It’s actually not enough to identify the most popular sources of mobile traffic for your site. Sure, you want to know if organic SEO and social media promotional efforts worked to bring traffic to it… but it won’t really matter if those visitors abandoned the site without taking action.
When you start digging through the ways in which you acquired mobile visitors, make sure to review the sources and keywords used against other telling metrics, like:
- Bounce rate
- Time on site
- Pages visited
This will give you a good sense for what sources — e.g. keywords, PPC ads, social media content, promotional backlinks from other sites — that attracted high-quality leads to it during the holiday season.
What were the most/least successful promotions?
One more thing to look at is what exactly performed the best between November and December with mobile visitors.
Did you run a pop-up promoting free shipping that was dismissed by most mobile visitors, but greatly taken advantage of by those on desktop? Did your custom home page banner touting an upcoming Black Friday sale get more clicks than the home page banner otherwise does at other times of the year? And what pathway resulted in the most conversions?
Dig into what exactly it was that appealed to your mobile visitors. Then, as you work on this year’s plan, focus on reproducing that success.
The navigation plays two important roles on a website:
- High-level tabs inform visitors on what they’ll find on the site; essentially answering the question, “Is this of relevance to me?”
- The navigation itself provides visitors with shortcuts to parts of the site that matter most to them, simplifying their pathway to conversion.
When reviewing your navigation in the context of holiday traffic, you must ensure that it fulfills both of these roles.
Let’s look at two websites that provide relevant links during the holidays while also streamlining the visitors’ journey from entry to holiday-related pages.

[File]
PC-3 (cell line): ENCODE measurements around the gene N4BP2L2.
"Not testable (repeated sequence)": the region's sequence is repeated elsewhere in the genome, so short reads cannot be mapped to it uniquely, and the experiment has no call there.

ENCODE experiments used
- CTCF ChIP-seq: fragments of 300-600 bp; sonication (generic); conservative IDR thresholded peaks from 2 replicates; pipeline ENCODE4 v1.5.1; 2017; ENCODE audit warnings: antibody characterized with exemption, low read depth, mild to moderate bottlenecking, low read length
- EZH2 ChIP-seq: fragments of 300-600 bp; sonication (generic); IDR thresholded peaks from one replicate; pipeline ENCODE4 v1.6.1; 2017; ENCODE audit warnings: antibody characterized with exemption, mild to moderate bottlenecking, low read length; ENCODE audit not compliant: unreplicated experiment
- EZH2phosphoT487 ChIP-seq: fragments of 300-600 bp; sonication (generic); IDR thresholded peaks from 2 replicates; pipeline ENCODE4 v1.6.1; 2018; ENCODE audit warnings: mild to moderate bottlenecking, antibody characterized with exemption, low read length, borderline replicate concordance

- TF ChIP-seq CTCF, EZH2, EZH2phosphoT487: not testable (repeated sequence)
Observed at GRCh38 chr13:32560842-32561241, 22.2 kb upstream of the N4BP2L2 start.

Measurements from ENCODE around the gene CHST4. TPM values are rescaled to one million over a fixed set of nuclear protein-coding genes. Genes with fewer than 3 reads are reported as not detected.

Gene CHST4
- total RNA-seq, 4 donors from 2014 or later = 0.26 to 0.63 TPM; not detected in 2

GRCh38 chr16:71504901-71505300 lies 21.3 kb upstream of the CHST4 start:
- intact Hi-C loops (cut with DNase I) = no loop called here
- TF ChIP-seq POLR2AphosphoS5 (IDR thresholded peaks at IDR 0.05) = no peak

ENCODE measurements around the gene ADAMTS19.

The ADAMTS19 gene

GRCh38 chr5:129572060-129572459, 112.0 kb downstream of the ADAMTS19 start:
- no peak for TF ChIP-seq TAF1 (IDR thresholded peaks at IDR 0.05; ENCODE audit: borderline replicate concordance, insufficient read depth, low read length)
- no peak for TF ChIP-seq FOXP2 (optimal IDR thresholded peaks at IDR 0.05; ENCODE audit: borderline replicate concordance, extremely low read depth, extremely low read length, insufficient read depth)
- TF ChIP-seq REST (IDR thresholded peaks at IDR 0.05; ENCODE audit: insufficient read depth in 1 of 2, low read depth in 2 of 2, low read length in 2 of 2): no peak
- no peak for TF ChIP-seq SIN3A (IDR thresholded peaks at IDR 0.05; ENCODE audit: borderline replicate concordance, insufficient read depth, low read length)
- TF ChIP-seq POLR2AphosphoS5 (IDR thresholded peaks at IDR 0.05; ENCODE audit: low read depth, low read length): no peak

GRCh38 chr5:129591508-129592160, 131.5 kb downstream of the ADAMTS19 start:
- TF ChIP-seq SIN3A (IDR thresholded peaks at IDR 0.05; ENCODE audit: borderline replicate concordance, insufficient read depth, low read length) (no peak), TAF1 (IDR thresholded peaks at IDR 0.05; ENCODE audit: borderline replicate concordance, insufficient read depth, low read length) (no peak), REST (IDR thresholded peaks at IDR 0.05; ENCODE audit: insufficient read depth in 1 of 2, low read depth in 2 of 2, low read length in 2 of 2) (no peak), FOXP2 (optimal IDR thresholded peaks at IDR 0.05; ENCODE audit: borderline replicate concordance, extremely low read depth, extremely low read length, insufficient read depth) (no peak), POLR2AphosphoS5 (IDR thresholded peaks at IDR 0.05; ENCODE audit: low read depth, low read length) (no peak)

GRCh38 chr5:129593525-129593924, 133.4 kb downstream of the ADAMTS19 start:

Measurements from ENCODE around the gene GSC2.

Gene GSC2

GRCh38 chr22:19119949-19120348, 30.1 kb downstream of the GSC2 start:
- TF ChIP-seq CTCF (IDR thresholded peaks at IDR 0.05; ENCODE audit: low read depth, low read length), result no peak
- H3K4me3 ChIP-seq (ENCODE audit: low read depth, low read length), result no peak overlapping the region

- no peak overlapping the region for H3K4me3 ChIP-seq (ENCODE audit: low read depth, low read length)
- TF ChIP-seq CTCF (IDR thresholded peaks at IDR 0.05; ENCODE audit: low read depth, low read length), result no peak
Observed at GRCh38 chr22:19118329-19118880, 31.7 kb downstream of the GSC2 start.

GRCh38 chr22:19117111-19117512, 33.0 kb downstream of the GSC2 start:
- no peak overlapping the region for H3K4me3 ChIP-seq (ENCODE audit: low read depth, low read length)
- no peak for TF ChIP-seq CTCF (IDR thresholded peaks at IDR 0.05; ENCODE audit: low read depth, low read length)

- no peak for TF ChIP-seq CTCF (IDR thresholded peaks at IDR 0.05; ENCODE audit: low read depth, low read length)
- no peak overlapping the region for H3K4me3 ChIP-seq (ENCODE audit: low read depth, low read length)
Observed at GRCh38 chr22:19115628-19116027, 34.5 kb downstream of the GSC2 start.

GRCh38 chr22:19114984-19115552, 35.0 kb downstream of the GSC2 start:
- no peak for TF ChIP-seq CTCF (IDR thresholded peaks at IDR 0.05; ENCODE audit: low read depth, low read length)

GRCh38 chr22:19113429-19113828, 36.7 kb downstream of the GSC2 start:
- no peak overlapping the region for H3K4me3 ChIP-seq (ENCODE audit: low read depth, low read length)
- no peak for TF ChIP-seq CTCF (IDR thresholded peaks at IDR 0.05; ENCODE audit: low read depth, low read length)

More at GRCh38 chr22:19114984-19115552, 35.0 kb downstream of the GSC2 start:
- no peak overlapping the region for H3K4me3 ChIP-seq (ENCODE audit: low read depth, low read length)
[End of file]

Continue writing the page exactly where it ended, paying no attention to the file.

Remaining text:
Food52 is an online hub for people who enjoy cooking. You can buy kitchen gadgets from the site and peruse a whole bunch of content related to food and cooking.
I want to call out a number of things Food52 does especially well in terms of navigation:
- The hamburger menu is prominently displayed in the top-left, which is exactly where visitors’ eyes will go as they follow the Z-shaped pattern for reading.
- The shopping cart, search bar shortcut and profile link are also displayed in the top header, making it easy to navigate to elements that support the shopping experience.
- If you scroll down on the home page (as I’ve done in the screenshot above), Food52 includes a good mix of Thanksgiving-related content along with its standard fare. In addition, it includes categories that help users filter through content that’s most relevant to them.
One other thing I’d like to point out is the navigation itself:
There are a number of things you’ll notice:
- The mobile navigation is quite simplified. Despite how many categories and types of pages the site has, the navigation keeps this from being an overwhelming choice.
- There are special tabs for Thanksgiving and Holiday. This will get users directly to content related to the holiday they’re cooking for.